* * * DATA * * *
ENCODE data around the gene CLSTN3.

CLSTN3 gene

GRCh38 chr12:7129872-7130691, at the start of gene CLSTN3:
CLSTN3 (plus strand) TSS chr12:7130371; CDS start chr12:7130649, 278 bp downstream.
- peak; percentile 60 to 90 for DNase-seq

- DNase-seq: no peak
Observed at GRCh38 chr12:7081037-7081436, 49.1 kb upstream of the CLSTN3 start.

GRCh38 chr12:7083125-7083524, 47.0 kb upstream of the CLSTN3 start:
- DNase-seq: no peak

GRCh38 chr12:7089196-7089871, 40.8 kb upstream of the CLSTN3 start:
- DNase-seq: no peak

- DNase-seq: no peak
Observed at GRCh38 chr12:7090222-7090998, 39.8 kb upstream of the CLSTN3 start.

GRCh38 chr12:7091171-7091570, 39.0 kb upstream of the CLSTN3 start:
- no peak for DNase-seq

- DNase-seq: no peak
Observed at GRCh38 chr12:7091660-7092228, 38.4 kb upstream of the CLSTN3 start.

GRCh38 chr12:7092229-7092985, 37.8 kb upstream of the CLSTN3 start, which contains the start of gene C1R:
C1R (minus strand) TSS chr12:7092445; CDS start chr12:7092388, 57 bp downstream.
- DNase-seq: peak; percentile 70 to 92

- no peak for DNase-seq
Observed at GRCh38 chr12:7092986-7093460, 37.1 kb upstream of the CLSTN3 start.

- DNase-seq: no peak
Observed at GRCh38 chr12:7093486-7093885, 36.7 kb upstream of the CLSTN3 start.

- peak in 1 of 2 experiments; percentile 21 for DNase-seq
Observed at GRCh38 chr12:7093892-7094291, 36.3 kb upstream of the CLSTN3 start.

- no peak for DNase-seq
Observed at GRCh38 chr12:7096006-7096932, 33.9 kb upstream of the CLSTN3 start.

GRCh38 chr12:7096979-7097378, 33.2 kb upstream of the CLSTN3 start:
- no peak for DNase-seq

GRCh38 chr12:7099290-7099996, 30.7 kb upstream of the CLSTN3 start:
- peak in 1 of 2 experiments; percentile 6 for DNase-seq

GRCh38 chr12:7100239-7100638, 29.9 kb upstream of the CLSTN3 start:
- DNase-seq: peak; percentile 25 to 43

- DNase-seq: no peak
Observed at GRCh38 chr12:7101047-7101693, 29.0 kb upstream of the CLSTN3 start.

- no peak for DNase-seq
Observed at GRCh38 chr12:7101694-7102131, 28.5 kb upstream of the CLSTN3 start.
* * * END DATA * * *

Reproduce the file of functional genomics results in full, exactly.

ENCODE data around the gene CLSTN3.

CLSTN3 gene

GRCh38 chr12:7129872-7130691, at the start of gene CLSTN3:
CLSTN3 (plus strand) TSS chr12:7130371; CDS start chr12:7130649, 278 bp downstream.
- peak; percentile 60 to 90 for DNase-seq

- DNase-seq: no peak
Observed at GRCh38 chr12:7081037-7081436, 49.1 kb upstream of the CLSTN3 start.

GRCh38 chr12:7083125-7083524, 47.0 kb upstream of the CLSTN3 start:
- DNase-seq: no peak

GRCh38 chr12:7089196-7089871, 40.8 kb upstream of the CLSTN3 start:
- DNase-seq: no peak

- DNase-seq: no peak
Observed at GRCh38 chr12:7090222-7090998, 39.8 kb upstream of the CLSTN3 start.

GRCh38 chr12:7091171-7091570, 39.0 kb upstream of the CLSTN3 start:
- no peak for DNase-seq

- DNase-seq: no peak
Observed at GRCh38 chr12:7091660-7092228, 38.4 kb upstream of the CLSTN3 start.

GRCh38 chr12:7092229-7092985, 37.8 kb upstream of the CLSTN3 start, which contains the start of gene C1R:
C1R (minus strand) TSS chr12:7092445; CDS start chr12:7092388, 57 bp downstream.
- DNase-seq: peak; percentile 70 to 92

- no peak for DNase-seq
Observed at GRCh38 chr12:7092986-7093460, 37.1 kb upstream of the CLSTN3 start.

- DNase-seq: no peak
Observed at GRCh38 chr12:7093486-7093885, 36.7 kb upstream of the CLSTN3 start.

- peak in 1 of 2 experiments; percentile 21 for DNase-seq
Observed at GRCh38 chr12:7093892-7094291, 36.3 kb upstream of the CLSTN3 start.

- no peak for DNase-seq
Observed at GRCh38 chr12:7096006-7096932, 33.9 kb upstream of the CLSTN3 start.

GRCh38 chr12:7096979-7097378, 33.2 kb upstream of the CLSTN3 start:
- no peak for DNase-seq

GRCh38 chr12:7099290-7099996, 30.7 kb upstream of the CLSTN3 start:
- peak in 1 of 2 experiments; percentile 6 for DNase-seq

GRCh38 chr12:7100239-7100638, 29.9 kb upstream of the CLSTN3 start:
- DNase-seq: peak; percentile 25 to 43

- DNase-seq: no peak
Observed at GRCh38 chr12:7101047-7101693, 29.0 kb upstream of the CLSTN3 start.

- no peak for DNase-seq
Observed at GRCh38 chr12:7101694-7102131, 28.5 kb upstream of the CLSTN3 start.